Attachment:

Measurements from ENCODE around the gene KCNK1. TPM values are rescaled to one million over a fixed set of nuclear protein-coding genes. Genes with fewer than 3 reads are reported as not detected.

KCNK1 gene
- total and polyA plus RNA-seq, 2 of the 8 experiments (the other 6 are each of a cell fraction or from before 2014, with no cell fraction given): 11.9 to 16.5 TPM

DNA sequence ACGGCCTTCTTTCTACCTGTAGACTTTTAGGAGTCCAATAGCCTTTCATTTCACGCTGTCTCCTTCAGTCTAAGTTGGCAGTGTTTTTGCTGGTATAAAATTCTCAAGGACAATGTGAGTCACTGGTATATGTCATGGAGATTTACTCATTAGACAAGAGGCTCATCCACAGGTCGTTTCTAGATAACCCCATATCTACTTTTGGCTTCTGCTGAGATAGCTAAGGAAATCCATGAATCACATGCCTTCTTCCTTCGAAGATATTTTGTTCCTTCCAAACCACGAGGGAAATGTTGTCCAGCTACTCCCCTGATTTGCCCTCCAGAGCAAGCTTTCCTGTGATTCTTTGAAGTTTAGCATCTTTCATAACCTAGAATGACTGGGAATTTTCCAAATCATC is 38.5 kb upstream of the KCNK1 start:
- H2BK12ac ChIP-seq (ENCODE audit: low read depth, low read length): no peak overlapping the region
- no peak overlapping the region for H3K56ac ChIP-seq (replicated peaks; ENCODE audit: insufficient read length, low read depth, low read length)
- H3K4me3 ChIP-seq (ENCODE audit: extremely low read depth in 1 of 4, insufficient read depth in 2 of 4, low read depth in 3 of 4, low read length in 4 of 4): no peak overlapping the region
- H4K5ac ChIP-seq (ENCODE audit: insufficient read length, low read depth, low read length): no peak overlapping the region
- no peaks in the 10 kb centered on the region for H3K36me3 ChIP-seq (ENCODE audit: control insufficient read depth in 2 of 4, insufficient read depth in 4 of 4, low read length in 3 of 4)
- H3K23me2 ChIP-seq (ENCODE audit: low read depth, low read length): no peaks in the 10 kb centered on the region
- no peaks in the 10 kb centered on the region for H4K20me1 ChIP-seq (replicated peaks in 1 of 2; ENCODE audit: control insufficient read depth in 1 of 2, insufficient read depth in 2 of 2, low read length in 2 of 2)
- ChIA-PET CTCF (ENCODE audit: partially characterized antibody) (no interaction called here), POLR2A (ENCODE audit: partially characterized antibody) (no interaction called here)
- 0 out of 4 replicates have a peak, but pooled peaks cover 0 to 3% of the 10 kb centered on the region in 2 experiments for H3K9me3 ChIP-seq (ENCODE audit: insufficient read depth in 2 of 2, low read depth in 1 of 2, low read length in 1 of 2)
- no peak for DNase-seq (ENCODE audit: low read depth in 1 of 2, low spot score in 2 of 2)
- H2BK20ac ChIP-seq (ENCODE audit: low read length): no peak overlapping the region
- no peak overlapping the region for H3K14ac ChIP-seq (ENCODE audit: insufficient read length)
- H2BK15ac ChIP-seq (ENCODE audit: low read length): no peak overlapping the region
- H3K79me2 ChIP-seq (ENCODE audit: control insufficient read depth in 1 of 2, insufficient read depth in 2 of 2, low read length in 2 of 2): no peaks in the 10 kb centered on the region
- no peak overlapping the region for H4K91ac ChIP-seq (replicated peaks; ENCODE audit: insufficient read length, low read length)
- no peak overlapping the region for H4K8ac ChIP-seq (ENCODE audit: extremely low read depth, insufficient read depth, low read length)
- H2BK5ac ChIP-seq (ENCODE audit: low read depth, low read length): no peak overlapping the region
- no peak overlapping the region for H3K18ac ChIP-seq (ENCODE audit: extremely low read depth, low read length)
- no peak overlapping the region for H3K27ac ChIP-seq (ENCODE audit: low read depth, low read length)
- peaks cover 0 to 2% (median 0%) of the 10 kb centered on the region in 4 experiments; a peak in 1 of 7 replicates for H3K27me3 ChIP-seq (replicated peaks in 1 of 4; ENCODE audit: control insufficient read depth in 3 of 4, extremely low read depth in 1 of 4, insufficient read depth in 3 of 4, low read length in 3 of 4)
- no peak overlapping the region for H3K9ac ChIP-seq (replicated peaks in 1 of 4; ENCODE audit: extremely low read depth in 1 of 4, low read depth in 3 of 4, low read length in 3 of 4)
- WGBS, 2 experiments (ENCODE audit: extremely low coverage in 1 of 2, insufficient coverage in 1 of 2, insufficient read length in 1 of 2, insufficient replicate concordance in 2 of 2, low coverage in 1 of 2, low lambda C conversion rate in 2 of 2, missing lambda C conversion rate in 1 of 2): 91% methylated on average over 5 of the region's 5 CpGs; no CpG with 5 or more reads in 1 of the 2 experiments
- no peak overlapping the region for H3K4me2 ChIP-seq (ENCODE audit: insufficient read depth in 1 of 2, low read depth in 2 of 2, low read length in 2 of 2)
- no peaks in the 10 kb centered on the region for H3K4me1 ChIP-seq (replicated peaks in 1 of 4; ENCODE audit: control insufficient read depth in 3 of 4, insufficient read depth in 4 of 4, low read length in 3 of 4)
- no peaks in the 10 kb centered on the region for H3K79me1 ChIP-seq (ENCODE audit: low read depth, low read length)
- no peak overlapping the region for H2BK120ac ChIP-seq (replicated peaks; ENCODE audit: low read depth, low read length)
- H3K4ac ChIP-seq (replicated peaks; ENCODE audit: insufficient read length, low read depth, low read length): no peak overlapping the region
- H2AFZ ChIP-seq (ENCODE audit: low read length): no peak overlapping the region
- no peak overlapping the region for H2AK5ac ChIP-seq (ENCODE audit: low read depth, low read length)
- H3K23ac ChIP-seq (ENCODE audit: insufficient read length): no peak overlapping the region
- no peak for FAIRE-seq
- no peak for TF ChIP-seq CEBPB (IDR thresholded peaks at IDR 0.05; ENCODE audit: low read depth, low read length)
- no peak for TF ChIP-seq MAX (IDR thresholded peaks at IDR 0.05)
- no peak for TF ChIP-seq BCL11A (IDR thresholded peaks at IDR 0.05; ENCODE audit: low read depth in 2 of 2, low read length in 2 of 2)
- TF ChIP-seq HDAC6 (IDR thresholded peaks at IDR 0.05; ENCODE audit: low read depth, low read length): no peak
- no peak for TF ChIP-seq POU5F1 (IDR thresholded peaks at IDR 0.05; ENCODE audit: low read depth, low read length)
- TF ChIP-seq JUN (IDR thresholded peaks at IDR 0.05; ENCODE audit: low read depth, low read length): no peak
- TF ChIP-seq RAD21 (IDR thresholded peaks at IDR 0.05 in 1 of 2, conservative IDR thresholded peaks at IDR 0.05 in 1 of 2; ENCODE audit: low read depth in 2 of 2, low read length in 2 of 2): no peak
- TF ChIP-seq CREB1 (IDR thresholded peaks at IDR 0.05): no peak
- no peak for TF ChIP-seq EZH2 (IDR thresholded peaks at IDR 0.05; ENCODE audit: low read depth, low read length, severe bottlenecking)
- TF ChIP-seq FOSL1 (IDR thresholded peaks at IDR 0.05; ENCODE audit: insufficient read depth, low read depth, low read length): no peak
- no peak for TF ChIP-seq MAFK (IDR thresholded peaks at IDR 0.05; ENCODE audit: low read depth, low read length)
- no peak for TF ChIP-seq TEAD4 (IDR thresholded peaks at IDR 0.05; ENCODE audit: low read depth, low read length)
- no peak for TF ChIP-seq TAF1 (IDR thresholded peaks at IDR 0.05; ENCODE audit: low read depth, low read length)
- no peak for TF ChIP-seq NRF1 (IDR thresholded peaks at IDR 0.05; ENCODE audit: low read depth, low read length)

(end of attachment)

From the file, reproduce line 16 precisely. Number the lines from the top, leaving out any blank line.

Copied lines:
- no peak overlapping the region for H3K14ac ChIP-seq (ENCODE audit: insufficient read length)